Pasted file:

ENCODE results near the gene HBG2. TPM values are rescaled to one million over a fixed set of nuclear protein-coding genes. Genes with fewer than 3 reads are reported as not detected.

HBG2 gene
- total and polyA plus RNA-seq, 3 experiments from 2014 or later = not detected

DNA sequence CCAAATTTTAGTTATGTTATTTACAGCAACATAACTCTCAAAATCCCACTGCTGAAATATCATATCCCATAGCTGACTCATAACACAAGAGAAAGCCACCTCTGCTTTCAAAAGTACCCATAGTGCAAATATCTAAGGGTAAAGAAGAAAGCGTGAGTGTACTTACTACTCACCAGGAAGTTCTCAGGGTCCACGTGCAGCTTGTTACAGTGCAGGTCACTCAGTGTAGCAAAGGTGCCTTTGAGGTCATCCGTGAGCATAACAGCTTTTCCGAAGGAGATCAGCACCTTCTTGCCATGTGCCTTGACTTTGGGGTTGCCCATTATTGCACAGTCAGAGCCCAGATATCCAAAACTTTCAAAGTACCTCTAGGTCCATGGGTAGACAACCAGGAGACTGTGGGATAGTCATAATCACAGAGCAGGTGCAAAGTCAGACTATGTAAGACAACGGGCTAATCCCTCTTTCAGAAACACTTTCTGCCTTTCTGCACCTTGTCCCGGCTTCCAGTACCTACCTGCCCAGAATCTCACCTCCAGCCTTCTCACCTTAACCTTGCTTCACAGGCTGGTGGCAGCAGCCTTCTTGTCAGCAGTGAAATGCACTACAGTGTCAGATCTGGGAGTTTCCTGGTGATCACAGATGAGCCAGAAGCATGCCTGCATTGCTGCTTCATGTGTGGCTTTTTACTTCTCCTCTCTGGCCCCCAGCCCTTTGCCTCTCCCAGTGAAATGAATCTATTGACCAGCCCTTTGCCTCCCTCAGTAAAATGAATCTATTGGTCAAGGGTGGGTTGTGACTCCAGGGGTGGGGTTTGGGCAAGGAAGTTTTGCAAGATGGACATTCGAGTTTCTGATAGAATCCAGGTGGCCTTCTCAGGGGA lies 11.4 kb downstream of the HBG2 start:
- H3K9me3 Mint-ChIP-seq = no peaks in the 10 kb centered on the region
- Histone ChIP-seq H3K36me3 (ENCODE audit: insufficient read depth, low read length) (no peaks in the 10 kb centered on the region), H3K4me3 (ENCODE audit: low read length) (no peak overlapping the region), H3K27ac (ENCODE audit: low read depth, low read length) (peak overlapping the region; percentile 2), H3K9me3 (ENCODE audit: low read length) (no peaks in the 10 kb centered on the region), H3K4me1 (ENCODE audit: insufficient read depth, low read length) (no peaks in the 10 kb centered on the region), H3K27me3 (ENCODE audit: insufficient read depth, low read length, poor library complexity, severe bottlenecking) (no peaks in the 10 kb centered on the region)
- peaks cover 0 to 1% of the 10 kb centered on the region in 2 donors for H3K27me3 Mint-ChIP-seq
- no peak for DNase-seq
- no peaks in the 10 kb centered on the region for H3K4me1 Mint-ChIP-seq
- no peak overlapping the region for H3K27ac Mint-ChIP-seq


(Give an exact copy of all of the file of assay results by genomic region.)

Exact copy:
ENCODE results near the gene HBG2. TPM values are rescaled to one million over a fixed set of nuclear protein-coding genes. Genes with fewer than 3 reads are reported as not detected.

HBG2 gene
- total and polyA plus RNA-seq, 3 experiments from 2014 or later = not detected

DNA sequence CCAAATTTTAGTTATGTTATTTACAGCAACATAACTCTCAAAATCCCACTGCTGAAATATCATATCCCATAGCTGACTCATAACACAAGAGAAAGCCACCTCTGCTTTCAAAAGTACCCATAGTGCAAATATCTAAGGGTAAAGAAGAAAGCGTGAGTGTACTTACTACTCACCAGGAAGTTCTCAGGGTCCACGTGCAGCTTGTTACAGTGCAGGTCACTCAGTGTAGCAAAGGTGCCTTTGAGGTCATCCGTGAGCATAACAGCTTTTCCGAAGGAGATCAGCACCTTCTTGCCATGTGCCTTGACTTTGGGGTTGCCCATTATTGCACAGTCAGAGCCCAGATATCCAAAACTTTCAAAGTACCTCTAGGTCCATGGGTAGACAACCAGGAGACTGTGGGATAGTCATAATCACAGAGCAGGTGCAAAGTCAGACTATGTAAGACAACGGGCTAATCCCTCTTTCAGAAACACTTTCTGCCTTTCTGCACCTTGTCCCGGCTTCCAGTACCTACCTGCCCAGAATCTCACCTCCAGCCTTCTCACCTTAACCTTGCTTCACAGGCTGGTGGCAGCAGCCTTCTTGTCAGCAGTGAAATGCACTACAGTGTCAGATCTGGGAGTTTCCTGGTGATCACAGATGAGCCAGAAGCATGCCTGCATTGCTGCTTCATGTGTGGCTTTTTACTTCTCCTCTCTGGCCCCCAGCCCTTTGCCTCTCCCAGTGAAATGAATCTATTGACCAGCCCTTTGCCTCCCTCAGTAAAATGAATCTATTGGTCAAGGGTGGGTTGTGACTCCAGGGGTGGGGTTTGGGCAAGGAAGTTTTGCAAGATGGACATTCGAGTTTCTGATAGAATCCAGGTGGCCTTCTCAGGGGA lies 11.4 kb downstream of the HBG2 start:
- H3K9me3 Mint-ChIP-seq = no peaks in the 10 kb centered on the region
- Histone ChIP-seq H3K36me3 (ENCODE audit: insufficient read depth, low read length) (no peaks in the 10 kb centered on the region), H3K4me3 (ENCODE audit: low read length) (no peak overlapping the region), H3K27ac (ENCODE audit: low read depth, low read length) (peak overlapping the region; percentile 2), H3K9me3 (ENCODE audit: low read length) (no peaks in the 10 kb centered on the region), H3K4me1 (ENCODE audit: insufficient read depth, low read length) (no peaks in the 10 kb centered on the region), H3K27me3 (ENCODE audit: insufficient read depth, low read length, poor library complexity, severe bottlenecking) (no peaks in the 10 kb centered on the region)
- peaks cover 0 to 1% of the 10 kb centered on the region in 2 donors for H3K27me3 Mint-ChIP-seq
- no peak for DNase-seq
- no peaks in the 10 kb centered on the region for H3K4me1 Mint-ChIP-seq
- no peak overlapping the region for H3K27ac Mint-ChIP-seq